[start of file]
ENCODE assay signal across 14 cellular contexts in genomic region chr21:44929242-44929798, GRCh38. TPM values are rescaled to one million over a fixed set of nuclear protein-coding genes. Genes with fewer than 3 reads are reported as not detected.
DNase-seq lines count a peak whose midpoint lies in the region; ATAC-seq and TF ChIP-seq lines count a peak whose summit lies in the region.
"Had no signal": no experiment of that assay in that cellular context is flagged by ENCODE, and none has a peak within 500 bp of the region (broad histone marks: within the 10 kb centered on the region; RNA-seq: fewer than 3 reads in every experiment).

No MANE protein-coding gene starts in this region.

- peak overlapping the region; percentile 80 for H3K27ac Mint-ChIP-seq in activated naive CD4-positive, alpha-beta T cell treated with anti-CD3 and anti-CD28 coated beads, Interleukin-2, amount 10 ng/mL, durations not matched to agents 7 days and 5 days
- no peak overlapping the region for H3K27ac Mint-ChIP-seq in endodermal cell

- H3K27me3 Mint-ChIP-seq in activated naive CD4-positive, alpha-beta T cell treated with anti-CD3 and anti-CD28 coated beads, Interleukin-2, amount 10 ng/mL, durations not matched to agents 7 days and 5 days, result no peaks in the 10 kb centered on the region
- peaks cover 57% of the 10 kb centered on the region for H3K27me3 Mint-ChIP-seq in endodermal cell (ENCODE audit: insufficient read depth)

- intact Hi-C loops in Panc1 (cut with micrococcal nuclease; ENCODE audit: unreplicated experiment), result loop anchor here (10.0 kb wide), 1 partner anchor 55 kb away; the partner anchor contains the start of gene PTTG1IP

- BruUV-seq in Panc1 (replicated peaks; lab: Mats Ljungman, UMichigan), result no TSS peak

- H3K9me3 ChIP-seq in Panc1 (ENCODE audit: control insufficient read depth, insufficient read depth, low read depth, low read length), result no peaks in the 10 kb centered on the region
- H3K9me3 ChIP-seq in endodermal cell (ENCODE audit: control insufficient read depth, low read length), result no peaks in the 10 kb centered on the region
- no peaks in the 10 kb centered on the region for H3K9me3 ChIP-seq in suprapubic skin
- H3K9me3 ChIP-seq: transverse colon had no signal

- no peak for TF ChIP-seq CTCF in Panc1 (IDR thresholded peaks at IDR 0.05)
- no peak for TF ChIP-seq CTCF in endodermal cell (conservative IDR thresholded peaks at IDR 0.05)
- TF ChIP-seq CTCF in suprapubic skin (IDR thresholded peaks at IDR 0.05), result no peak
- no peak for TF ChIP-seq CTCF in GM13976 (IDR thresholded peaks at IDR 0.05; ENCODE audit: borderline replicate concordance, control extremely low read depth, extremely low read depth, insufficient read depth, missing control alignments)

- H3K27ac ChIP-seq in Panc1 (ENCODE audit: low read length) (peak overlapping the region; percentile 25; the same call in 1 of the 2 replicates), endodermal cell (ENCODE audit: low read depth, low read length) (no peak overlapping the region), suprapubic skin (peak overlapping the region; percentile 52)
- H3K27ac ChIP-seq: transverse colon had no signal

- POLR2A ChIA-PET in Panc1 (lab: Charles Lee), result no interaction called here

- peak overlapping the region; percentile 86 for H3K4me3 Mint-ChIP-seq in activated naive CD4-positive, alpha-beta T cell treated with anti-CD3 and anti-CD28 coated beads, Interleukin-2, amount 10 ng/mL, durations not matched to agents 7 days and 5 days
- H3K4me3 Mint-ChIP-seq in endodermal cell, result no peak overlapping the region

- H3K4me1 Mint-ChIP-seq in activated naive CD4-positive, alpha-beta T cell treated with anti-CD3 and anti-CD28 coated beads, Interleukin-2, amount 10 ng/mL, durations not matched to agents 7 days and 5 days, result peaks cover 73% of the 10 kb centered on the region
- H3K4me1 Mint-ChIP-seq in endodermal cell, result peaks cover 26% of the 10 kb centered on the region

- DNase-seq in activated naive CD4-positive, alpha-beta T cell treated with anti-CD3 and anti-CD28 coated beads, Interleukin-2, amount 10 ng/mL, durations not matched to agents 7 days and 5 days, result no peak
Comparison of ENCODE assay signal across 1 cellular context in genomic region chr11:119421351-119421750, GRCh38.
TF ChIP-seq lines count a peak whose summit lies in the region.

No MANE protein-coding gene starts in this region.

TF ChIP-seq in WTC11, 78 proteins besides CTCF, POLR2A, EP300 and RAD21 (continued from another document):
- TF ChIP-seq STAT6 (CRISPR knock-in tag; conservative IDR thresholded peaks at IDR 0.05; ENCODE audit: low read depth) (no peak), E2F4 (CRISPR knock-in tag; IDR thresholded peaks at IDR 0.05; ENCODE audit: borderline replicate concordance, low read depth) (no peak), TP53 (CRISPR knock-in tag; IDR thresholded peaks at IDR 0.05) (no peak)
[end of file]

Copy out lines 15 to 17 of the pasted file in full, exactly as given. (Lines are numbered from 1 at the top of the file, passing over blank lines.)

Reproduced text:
- no peak for TF ChIP-seq CTCF in Panc1 (IDR thresholded peaks at IDR 0.05)
- no peak for TF ChIP-seq CTCF in endodermal cell (conservative IDR thresholded peaks at IDR 0.05)
- TF ChIP-seq CTCF in suprapubic skin (IDR thresholded peaks at IDR 0.05), result no peak